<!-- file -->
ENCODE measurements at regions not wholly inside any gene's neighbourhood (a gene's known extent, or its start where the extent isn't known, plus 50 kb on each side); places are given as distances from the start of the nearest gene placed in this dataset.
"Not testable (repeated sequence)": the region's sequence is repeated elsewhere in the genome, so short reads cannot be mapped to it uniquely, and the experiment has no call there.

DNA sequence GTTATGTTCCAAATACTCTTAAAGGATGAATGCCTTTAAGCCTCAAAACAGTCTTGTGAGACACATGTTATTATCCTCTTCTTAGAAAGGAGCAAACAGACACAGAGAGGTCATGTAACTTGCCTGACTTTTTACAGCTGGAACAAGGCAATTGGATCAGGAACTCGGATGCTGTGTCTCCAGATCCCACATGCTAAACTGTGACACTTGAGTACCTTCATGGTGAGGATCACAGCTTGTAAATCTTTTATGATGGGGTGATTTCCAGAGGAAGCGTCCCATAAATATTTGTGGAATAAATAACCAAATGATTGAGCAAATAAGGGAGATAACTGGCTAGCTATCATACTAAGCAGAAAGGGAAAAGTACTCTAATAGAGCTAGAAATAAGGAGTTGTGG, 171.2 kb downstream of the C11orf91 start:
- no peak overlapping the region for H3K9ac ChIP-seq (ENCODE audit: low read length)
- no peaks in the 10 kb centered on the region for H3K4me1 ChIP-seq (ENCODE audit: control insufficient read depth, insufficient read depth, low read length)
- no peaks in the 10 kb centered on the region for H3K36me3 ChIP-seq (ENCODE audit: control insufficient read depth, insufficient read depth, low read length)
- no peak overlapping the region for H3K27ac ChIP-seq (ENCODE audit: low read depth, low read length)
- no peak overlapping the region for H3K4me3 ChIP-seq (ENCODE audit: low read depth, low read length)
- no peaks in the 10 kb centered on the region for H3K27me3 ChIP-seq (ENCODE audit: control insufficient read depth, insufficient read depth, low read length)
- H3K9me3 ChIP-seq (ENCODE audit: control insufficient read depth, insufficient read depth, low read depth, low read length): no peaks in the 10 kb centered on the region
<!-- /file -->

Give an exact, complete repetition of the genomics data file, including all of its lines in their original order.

ENCODE measurements at regions not wholly inside any gene's neighbourhood (a gene's known extent, or its start where the extent isn't known, plus 50 kb on each side); places are given as distances from the start of the nearest gene placed in this dataset.
"Not testable (repeated sequence)": the region's sequence is repeated elsewhere in the genome, so short reads cannot be mapped to it uniquely, and the experiment has no call there.

DNA sequence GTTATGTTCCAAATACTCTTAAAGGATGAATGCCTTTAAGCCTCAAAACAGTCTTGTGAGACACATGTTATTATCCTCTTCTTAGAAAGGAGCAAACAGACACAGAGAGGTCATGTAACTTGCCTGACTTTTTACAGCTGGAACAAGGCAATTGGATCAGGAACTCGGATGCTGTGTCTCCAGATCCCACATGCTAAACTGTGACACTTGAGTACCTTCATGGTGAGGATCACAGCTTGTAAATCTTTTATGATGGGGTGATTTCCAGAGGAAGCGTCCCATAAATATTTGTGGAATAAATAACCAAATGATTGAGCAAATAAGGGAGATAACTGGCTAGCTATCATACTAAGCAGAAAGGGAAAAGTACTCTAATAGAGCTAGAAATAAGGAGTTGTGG, 171.2 kb downstream of the C11orf91 start:
- no peak overlapping the region for H3K9ac ChIP-seq (ENCODE audit: low read length)
- no peaks in the 10 kb centered on the region for H3K4me1 ChIP-seq (ENCODE audit: control insufficient read depth, insufficient read depth, low read length)
- no peaks in the 10 kb centered on the region for H3K36me3 ChIP-seq (ENCODE audit: control insufficient read depth, insufficient read depth, low read length)
- no peak overlapping the region for H3K27ac ChIP-seq (ENCODE audit: low read depth, low read length)
- no peak overlapping the region for H3K4me3 ChIP-seq (ENCODE audit: low read depth, low read length)
- no peaks in the 10 kb centered on the region for H3K27me3 ChIP-seq (ENCODE audit: control insufficient read depth, insufficient read depth, low read length)
- H3K9me3 ChIP-seq (ENCODE audit: control insufficient read depth, insufficient read depth, low read depth, low read length): no peaks in the 10 kb centered on the region